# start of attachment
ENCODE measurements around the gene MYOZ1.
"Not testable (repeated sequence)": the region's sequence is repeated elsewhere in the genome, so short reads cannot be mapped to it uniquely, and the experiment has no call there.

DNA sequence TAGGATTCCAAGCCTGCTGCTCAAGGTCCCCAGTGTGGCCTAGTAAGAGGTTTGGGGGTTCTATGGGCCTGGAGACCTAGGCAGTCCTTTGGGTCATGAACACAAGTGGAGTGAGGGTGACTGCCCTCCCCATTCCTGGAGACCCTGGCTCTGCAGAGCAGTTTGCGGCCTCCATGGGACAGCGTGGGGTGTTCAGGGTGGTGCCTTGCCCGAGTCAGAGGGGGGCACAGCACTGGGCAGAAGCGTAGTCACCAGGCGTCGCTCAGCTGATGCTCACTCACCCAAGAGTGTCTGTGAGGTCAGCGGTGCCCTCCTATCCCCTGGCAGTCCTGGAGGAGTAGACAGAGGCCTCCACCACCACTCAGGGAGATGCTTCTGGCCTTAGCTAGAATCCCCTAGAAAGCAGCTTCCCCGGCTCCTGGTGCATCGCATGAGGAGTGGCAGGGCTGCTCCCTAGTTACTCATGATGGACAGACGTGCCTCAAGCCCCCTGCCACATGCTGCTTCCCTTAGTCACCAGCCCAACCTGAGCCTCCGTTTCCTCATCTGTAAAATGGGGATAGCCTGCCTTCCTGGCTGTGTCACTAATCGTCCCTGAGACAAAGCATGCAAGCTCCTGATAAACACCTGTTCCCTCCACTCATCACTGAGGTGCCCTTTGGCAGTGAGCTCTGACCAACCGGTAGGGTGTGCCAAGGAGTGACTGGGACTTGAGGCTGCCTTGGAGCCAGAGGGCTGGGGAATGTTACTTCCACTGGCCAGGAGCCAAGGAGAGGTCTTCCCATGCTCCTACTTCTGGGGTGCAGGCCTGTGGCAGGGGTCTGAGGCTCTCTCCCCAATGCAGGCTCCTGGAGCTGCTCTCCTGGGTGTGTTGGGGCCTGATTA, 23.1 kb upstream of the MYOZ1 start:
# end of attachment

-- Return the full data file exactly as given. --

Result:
ENCODE measurements around the gene MYOZ1.
"Not testable (repeated sequence)": the region's sequence is repeated elsewhere in the genome, so short reads cannot be mapped to it uniquely, and the experiment has no call there.

DNA sequence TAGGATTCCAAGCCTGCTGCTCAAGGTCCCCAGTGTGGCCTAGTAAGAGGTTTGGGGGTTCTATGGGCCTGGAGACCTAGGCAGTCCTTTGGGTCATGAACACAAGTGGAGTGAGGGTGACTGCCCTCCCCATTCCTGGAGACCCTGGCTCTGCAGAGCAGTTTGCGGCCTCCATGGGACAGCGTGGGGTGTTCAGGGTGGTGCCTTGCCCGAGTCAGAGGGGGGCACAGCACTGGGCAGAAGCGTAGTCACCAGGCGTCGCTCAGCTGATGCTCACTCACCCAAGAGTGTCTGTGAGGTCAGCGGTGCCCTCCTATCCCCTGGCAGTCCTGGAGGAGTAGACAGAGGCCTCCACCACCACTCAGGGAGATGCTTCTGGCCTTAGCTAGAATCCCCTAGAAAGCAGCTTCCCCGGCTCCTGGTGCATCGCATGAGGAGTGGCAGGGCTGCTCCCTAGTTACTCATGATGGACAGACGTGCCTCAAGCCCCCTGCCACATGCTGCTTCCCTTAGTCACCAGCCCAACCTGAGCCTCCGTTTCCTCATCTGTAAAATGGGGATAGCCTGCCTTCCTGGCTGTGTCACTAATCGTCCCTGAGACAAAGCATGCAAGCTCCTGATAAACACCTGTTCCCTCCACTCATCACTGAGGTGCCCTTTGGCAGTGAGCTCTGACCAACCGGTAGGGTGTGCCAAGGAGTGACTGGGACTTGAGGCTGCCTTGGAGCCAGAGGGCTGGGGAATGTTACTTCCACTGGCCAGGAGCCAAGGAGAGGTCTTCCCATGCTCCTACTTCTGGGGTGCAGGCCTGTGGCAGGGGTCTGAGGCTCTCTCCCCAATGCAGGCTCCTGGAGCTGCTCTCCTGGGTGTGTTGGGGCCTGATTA, 23.1 kb upstream of the MYOZ1 start: